Since my co-workers discovered my knitting habit, they have rarely missed an opportunity to tease me about it.
My project manager asked if I knit the chunky cabled cardigan I often wear to keep me from freezing to death in this ice-cave of an office. When I said no, he wanted to know why not. Why not? Because I bought it from the store for $20. Talk about instant gratification – knitting it myself would mean that I’d still be shivering in my cubicle while a half-knit cardigan languishes in the “finish this soon” pile.
Another co-worker asked about my green scarf and was surprised to hear that I’d knit it myself. I mentioned that I was working on a pair of socks. “Wow,” she gushed, “That’s fantastic! …Hey, how about you knit a pair for me?” Then I took out my current sock-in-progress and showed it to her. “Ohhh, wow, look at those tiny little stitches! How do you do it? It’s so neat and… and tiny! How long does it take you to knit a pair of socks?” She looked horrified when I told her, and waved off her request. “No, no, never mind about knitting me a pair. I had no idea it was so much work!” I could almost hear the unspoken, “Why the heck do you do it?”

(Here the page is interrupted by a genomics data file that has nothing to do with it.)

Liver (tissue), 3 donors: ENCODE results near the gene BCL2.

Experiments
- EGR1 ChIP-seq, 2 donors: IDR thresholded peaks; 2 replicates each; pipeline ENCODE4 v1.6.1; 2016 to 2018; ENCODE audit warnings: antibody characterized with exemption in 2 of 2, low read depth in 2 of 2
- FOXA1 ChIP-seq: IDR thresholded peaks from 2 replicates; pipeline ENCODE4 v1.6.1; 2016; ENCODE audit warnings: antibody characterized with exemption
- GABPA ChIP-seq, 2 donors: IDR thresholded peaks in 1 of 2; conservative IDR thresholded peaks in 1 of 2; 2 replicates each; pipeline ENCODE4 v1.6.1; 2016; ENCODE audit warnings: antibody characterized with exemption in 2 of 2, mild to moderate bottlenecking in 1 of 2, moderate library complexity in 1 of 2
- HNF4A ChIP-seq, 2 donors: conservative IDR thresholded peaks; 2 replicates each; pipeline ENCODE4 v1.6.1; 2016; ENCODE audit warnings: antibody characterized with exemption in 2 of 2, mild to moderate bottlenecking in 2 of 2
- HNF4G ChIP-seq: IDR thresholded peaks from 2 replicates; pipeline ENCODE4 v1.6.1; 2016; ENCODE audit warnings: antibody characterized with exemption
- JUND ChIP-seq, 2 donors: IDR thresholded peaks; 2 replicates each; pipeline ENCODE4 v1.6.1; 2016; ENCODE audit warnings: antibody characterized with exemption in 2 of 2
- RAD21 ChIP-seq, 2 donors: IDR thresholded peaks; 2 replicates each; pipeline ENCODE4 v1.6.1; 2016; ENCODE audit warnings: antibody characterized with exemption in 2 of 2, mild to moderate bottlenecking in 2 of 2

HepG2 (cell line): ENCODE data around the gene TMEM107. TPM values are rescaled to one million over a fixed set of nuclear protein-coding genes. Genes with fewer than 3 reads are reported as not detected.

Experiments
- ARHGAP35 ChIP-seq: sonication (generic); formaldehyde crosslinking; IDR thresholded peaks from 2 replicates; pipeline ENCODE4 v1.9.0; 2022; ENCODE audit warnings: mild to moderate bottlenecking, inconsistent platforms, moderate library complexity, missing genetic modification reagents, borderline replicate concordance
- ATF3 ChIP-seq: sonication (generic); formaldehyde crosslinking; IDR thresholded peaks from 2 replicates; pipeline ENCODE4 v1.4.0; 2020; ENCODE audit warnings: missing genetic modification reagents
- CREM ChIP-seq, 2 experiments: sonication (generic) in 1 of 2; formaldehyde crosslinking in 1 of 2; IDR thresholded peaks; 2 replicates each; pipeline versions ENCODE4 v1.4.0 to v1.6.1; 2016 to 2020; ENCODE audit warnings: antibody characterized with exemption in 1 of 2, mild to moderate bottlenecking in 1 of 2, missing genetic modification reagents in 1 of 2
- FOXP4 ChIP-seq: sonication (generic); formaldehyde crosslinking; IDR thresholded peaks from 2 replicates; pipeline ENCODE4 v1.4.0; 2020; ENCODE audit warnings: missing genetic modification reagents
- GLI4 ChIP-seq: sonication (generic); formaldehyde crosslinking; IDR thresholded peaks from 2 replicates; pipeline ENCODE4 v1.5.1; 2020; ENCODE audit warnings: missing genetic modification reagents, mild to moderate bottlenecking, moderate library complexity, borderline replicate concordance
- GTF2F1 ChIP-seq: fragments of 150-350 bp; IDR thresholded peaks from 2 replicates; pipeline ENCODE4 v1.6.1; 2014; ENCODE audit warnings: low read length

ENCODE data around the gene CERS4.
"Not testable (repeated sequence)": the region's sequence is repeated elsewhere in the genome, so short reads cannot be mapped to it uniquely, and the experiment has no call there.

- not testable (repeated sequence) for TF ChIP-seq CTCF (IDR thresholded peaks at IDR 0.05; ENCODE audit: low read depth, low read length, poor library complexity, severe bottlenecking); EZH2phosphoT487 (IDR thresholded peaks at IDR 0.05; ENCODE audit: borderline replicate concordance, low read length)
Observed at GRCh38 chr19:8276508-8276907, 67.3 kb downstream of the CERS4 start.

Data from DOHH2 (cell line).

The bookkeeper proclaimed that she would never have the patience for knitting. “Knitting gives you patience,” I said, but she didn’t seem to believe me. Most of the rest of them just give me this look of disbelief. “You… knit?” they ask. What do they expect me to do instead?
I think I’ll just leave the knitting at home from now on.